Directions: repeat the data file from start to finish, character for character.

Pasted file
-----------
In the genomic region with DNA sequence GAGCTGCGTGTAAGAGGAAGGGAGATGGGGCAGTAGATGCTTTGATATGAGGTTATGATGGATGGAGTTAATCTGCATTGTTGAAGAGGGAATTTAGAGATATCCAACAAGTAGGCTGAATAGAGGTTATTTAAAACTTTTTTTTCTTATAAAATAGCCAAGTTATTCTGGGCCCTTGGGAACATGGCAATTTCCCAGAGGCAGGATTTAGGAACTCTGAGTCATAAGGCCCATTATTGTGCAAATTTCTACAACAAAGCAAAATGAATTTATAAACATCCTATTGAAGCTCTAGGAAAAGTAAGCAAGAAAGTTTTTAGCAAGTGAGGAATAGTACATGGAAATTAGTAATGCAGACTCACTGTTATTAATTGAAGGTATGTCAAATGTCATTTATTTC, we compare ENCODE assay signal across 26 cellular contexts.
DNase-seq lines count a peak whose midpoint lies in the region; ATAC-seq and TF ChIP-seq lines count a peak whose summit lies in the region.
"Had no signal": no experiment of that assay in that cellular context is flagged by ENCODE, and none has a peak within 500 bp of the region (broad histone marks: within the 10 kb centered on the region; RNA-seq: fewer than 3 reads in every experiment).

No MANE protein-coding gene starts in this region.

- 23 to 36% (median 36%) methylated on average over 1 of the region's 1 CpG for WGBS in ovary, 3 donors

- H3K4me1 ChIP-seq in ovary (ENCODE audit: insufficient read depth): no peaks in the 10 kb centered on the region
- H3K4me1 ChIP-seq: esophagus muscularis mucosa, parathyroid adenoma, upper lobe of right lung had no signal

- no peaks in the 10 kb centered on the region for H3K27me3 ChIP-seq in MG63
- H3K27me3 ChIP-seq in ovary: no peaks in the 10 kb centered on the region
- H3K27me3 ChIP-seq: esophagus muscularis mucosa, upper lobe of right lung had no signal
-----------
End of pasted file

In the genomic region with DNA sequence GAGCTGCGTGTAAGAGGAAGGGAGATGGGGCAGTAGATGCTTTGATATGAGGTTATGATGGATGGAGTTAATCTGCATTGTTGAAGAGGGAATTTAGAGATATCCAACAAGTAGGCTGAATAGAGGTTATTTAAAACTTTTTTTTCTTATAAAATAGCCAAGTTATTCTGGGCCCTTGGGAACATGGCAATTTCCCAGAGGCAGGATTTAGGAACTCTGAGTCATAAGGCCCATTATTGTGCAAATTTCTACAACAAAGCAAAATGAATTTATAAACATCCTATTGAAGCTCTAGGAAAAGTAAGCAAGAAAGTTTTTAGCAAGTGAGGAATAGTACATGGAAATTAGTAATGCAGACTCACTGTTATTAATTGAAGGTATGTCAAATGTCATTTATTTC, we compare ENCODE assay signal across 26 cellular contexts.
DNase-seq lines count a peak whose midpoint lies in the region; ATAC-seq and TF ChIP-seq lines count a peak whose summit lies in the region.
"Had no signal": no experiment of that assay in that cellular context is flagged by ENCODE, and none has a peak within 500 bp of the region (broad histone marks: within the 10 kb centered on the region; RNA-seq: fewer than 3 reads in every experiment).

No MANE protein-coding gene starts in this region.

- 23 to 36% (median 36%) methylated on average over 1 of the region's 1 CpG for WGBS in ovary, 3 donors

- H3K4me1 ChIP-seq in ovary (ENCODE audit: insufficient read depth): no peaks in the 10 kb centered on the region
- H3K4me1 ChIP-seq: esophagus muscularis mucosa, parathyroid adenoma, upper lobe of right lung had no signal

- no peaks in the 10 kb centered on the region for H3K27me3 ChIP-seq in MG63
- H3K27me3 ChIP-seq in ovary: no peaks in the 10 kb centered on the region
- H3K27me3 ChIP-seq: esophagus muscularis mucosa, upper lobe of right lung had no signal